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Most of the folks here already know that The Walking Dead saga is a compilation of stories by Robert Kirkman that expand on the story that is well know to any zombie movie fan. The main story. The one started in earnest by George Romero in 1968 with Night of the Living Dead [and was later remade in 1990 (the version that I prefer) by Tom Savini (with Romero oversight)].
This Walking Dead "Compendium" is a compilation of Volumes 1 through 8 (or call it Books 1 through 4, or call it issues 1 through 48), and it continues the story of (former) Police Officer Rick Grimes and his band of normal-world-refugees across a world suddenly infected by a Walking Dead sickness..
The group finds a new home after a perilous Georgia countryside journey at the start of the story only to find out that zombies may be the least of their problem, and what is deemed a safe haven is only as safe as the protection it offers against zombies. Yes...venturing out into The New World is dangerous. Outside the gates of the new home awaits unfathomable chaos and horror; hordes of the undead, along with other survivors in desperate situations that do the unthinkable to stay alive (or entertained).
As the story matures, it is much less about zombies and more about what happens to society, its morals, laws and standards when government is lost and the planet becomes mostly uninhabitable. There's real, heartfelt emotion in The Walking Dead series combined with believable scenarios.Read more ›
When I heard that AMC was going to produce a television series based on the zombie epic "The Walking Dead," I was both concerned and delighted. A bona fide classic in undead lore, "The Walking Dead" graphic novels are brutal and surprising--not really what I would picture for a basic cable TV show (the first season is slated for 6 episodes, we'll see if it goes beyond that). But AMC has produced terrific and prestigious shows like "Mad Men" and "Breaking Bad," so I'm pretty stoked to see what they do with this. Add Frank Darabont of "Shawshank Redemption" fame as the creative force behind the show, and we just might have a winner! In anticipation, I've gone back through the volumes of "The Walking Dead" to discover again the many pleasures that this series has to offer. The Compendium Collects the first Eight Chapters listed below--a great value but a MASSIVE book!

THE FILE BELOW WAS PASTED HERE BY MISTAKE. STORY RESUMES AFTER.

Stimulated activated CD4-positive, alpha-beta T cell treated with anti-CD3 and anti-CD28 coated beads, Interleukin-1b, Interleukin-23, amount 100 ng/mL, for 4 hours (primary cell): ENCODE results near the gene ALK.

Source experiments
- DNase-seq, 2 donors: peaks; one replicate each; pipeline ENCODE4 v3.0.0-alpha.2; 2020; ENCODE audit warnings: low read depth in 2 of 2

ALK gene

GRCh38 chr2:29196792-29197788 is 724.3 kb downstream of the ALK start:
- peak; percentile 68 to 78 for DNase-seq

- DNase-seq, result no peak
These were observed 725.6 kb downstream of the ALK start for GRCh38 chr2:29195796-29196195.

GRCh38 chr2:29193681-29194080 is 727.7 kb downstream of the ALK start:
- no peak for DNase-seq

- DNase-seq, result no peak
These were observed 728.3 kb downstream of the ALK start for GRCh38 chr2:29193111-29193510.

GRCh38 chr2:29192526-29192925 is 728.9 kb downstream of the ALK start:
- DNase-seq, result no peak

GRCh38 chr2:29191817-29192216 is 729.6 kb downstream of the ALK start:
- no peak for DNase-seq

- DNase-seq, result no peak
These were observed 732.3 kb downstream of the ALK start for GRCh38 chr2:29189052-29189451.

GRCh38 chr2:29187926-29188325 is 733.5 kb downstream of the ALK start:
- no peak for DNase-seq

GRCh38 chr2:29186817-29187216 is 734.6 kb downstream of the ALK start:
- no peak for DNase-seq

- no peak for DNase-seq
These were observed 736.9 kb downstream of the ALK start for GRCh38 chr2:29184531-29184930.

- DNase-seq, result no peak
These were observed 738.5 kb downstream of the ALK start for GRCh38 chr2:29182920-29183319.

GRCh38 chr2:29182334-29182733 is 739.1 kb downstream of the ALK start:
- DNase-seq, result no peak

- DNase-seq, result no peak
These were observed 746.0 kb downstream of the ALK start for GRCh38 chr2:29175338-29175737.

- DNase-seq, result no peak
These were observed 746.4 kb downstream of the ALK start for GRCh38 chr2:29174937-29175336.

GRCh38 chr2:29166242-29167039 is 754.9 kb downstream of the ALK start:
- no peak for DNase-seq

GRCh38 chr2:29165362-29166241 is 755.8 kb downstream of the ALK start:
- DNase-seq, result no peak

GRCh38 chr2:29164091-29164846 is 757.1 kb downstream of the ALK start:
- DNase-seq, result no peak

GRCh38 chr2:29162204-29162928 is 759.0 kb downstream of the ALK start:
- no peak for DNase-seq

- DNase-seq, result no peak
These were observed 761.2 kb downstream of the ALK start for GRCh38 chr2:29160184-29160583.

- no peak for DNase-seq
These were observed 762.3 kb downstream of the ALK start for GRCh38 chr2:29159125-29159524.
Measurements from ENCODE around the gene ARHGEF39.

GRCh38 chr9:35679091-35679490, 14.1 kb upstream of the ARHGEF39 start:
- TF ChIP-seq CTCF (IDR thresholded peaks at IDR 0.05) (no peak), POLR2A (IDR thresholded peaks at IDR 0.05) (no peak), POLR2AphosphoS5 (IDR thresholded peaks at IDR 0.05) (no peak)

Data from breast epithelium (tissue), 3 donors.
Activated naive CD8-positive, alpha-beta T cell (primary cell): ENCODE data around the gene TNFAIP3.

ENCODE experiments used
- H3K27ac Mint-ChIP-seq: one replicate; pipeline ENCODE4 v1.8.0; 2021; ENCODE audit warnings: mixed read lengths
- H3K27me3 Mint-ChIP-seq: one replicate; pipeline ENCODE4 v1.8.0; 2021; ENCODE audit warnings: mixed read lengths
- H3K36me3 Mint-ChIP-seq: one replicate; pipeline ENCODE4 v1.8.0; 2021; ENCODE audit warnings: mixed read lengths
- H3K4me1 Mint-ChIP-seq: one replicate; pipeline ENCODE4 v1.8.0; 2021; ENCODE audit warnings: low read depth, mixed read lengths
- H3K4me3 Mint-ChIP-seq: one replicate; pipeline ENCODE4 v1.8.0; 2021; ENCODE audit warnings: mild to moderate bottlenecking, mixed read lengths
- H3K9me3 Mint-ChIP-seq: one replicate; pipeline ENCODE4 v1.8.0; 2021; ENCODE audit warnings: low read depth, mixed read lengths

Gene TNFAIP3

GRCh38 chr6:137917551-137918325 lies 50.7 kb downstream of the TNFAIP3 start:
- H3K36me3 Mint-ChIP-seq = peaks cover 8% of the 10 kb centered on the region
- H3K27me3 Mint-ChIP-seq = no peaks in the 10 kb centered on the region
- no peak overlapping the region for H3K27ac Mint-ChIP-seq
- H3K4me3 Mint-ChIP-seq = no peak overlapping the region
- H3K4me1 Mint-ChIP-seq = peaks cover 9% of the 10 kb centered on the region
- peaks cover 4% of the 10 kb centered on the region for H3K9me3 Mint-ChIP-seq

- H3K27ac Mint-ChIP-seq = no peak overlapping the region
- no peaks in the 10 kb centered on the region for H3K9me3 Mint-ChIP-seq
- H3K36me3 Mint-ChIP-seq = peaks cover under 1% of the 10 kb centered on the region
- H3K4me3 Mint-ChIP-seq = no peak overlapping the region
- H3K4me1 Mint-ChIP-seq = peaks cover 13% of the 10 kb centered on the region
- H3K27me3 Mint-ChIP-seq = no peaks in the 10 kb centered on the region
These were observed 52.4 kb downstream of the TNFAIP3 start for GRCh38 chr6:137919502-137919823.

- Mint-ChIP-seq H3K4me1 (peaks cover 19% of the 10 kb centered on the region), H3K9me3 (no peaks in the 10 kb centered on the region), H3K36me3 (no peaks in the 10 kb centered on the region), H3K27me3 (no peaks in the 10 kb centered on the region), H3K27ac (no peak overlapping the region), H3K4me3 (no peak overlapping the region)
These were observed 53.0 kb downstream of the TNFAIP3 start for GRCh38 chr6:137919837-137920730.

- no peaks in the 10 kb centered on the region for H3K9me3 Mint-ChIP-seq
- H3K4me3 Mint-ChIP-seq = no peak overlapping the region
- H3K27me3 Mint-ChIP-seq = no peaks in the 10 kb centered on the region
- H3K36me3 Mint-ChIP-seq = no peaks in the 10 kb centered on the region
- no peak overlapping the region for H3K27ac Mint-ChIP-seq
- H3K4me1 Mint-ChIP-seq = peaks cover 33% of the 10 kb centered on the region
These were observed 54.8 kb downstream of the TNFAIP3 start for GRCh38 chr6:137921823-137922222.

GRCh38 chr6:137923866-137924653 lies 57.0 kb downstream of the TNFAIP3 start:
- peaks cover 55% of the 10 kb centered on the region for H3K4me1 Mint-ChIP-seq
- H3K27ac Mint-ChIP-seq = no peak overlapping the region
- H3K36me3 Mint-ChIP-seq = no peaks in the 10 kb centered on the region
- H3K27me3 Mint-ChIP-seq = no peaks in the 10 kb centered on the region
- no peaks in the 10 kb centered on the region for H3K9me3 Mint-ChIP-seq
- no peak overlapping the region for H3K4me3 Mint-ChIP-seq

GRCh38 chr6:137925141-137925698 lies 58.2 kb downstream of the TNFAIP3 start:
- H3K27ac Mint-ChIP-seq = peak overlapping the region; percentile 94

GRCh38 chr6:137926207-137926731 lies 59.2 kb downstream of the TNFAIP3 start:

Note: While the following synopsis does not necessarily reveal major plot developments, it does chart the narrative progression of the story. If that is not something that interests you, please don't continue.
"Chapter One: Days Gone By" is the jumping off point--and, in truth, sets things up in a fairly typical way. After being involved in a shoot-out, cop Rick awakes from a coma isolated, but not alone, in a local hospital. Apparently, in the time he was out, something has shifted in the world and now the dead walk. The chapter introduces Rick and many other principles as he tries to figure out what is happening as he crosses the state to locate his family. On the outskirts of Atlanta, Rick is reunited with his wife Lori, son Carl, and police partner Shane with a group of other survivors. At this stage, hope is still alive and people are just waiting to be rescued and order restored.Read more ›
Everywhere I turn these days, I see zombies: in movies, novels, toys, video games, clothing, and far too many comics to count. I am absolutely sick and tired of them, so when I would read glowing reviews of Robert Kirkman's comic series THE WALKING DEAD, I would scoff and move on to something else. But the glowing reviews continued, becoming even more positive as the series progressed, and I began to have second thoughts. Then Image Comics announced THE WALKING DEAD COMPENDIUM VOLUME 1, and I was sold on giving it a shot. This is a sturdy, high-quality softcover collection of the first 48 issues, printed on glossy paper. 1088 pages for $37 on Amazon is too good a deal to pass up, and this gamble more than paid for itself. Police officer Rick Grimes, shot in the line of duty, wakes up in a hospital bed. There are no responses to his calls for help. Eventually realizing that the building is vacant, he makes his way to the cafeteria for something to eat, at which point both he and the reader plunge into a horrifying realization of what has happened to the world during his recovery. From there, it's non-stop suspense, even during what could be considered the "slow points". Even though my overall opinion of the story is middling, I had a hard time putting this book down at night.
I am a big fan of post-apocalyptic fiction - Earth Abides, Alas Babylon, A Canticle for Leibowitz, On The Beach, The Stand, The Road, and numerous other examples of this subgenre are displayed proudly on my bookshelf. I'm not concerned as much with the details of whatever disaster befalls the world as I am with how the survivors deal with it, and that's what I get from THE WALKING DEAD.Read more ›